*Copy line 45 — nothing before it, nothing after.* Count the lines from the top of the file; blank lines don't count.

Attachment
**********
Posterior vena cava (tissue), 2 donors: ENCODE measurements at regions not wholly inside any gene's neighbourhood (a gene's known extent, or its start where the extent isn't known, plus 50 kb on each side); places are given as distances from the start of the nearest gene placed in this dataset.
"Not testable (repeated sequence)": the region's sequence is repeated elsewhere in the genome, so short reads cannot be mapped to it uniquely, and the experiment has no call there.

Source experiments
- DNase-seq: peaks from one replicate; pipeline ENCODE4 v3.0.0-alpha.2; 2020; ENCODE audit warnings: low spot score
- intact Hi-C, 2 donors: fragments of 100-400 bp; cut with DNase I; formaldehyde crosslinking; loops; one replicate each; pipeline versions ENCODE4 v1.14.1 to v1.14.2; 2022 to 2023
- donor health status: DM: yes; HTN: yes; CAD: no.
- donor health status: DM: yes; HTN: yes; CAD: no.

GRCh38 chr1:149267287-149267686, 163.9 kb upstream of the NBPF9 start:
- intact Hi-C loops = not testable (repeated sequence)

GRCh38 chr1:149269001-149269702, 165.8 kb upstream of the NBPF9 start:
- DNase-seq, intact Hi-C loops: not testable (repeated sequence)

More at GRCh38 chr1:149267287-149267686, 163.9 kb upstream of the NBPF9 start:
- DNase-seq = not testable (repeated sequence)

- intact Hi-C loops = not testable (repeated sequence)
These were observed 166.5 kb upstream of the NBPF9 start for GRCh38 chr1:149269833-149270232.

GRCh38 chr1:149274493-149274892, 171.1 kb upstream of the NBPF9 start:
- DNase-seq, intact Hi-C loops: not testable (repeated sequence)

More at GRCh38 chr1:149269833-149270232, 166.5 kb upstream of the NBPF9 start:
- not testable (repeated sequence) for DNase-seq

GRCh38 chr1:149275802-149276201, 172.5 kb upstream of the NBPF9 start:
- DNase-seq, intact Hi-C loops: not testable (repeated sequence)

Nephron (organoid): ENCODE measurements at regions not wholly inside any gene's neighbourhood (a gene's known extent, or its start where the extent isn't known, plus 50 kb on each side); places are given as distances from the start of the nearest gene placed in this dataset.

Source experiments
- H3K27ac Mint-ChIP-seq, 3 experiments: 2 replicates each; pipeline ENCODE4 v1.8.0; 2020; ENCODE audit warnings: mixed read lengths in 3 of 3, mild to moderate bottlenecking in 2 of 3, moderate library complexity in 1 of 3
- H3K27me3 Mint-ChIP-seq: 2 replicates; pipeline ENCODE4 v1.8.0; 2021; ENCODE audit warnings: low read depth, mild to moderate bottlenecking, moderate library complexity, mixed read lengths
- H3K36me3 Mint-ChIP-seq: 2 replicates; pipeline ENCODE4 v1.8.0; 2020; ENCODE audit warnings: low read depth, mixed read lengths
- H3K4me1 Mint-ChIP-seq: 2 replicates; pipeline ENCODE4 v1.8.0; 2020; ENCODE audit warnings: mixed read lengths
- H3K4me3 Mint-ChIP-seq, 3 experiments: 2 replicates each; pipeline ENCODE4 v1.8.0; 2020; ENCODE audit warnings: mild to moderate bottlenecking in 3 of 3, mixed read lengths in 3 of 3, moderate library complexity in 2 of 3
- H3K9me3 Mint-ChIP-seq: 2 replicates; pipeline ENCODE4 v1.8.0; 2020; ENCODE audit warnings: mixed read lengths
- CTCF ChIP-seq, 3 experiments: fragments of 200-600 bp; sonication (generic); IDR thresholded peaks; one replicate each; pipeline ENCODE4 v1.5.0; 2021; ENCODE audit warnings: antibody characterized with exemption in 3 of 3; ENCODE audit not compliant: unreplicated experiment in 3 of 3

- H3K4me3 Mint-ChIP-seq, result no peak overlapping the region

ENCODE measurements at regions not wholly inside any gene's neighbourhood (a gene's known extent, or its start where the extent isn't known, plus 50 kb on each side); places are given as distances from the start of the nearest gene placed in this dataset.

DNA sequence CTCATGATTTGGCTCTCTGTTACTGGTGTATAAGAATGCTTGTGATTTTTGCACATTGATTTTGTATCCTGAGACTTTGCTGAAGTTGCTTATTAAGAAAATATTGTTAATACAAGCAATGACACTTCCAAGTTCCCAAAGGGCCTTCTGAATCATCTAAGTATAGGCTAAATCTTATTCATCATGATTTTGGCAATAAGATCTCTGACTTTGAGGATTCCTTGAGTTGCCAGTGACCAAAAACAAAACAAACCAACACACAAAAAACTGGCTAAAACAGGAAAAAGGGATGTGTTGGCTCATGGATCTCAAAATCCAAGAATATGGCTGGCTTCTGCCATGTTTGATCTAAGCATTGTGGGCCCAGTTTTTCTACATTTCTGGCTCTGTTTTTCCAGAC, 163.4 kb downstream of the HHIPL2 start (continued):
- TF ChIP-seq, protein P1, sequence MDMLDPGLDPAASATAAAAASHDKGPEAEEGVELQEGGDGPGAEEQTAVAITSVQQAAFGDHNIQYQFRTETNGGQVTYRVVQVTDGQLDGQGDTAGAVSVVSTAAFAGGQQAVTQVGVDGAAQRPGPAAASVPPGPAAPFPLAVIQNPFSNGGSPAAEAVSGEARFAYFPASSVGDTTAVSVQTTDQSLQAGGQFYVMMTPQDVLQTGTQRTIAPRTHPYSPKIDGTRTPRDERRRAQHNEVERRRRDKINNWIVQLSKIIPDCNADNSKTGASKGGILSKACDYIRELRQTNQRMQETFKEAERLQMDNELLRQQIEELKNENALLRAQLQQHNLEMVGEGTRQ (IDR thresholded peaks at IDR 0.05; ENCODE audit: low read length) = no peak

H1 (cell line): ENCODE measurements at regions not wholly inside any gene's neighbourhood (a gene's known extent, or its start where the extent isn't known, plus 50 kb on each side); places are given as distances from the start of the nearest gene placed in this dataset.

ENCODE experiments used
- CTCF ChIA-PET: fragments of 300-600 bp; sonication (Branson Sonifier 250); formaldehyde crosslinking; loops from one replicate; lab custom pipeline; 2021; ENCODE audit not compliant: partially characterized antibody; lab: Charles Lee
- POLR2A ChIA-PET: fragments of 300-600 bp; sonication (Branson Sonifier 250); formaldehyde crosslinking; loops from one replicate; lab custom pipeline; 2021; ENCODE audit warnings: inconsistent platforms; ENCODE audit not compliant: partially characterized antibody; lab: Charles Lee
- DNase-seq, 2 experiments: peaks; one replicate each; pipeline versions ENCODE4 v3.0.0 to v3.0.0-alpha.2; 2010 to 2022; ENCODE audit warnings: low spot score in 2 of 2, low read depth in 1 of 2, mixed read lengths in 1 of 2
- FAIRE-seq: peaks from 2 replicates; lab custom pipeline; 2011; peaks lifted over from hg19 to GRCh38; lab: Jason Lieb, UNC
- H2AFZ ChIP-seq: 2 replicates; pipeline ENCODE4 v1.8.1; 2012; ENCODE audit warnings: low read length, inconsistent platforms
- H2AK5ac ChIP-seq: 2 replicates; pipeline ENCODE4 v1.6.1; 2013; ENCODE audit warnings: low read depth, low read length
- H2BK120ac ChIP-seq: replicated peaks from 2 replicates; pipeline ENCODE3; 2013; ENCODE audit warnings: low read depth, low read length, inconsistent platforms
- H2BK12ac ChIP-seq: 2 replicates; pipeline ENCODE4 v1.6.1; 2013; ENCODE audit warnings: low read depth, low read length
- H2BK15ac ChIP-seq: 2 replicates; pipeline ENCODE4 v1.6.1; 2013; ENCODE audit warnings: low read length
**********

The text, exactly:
- H2BK15ac ChIP-seq: 2 replicates; pipeline ENCODE4 v1.6.1; 2013; ENCODE audit warnings: low read length